Ossining, New York, (population 24,010) is situated on the east bank of the Hudson River, about 30 miles from New York City. The village of Ossining became the first incorporated village in Westchester County in April 1813. It was named after the Sint Sinck Native Americans; Sint Sinck meant “stone upon stone,” and referred to major marble deposits in the area. The name was changed to Ossining in 1901.

Ossining has a rich history of waterfront and shipping-related industries. The first newspaper in Westchester County was published here, and the Sing Sing Fire Department, established in 1812, was the county’s first organized volunteer fire department.

Today, Ossining is primarily a bedroom community for New York City, with a vast range of housing types and a diversified population. Many of its buildings are listed on the National Register of Historic Places. Ossining also contains two National Register Historic Districts, which are located in the downtown and Sparta neighborhoods.

The village is one of 15 New York State Heritage Areas, which includes the Old Croton Aqueduct, a masonry tunnel completed in 1842 that brought New York City its first supply of clean, plentiful water; and Historic Sing Sing Prison, which opened in 1828.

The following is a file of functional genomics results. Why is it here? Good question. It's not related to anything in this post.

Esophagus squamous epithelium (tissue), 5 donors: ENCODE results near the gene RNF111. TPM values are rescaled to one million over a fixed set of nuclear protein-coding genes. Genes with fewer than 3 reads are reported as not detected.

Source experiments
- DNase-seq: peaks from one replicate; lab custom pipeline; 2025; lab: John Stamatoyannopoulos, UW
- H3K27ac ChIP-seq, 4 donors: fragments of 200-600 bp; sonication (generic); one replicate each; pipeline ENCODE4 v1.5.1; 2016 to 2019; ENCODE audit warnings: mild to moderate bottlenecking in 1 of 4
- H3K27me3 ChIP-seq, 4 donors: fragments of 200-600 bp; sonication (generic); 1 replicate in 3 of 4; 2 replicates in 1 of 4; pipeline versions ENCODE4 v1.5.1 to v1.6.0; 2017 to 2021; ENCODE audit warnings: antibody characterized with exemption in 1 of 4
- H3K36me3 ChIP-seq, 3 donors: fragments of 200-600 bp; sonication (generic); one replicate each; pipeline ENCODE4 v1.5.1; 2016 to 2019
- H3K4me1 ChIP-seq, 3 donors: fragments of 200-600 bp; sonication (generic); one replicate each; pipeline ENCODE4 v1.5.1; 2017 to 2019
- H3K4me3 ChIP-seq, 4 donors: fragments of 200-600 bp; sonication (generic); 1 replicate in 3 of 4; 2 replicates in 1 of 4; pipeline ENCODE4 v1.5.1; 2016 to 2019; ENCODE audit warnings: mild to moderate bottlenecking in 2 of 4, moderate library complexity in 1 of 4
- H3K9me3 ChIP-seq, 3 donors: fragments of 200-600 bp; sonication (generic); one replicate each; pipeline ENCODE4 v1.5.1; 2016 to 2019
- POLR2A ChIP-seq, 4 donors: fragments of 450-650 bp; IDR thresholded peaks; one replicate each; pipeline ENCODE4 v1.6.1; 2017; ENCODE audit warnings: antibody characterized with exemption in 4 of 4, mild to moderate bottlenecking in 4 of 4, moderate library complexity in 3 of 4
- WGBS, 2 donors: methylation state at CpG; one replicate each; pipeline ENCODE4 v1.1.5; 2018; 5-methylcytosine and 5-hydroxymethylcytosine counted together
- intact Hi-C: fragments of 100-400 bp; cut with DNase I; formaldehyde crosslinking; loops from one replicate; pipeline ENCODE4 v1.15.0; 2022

Ossining has a Cultural Park Visitor Center that presents life-size exhibits on Sing Sing and the aqueduct. The historic Jug Tavern, built in 1760, is located in Sparta, where historic walking tours are held monthly from April to November, and garden tours are offered every June. Ossining’s annual Village Fair is held in the Historic Downtown District.

Designated a Preserve America Community in July 2007.

For more information

Village of Ossining

Old Croton Aqueduct

Ossining Historical Society Museum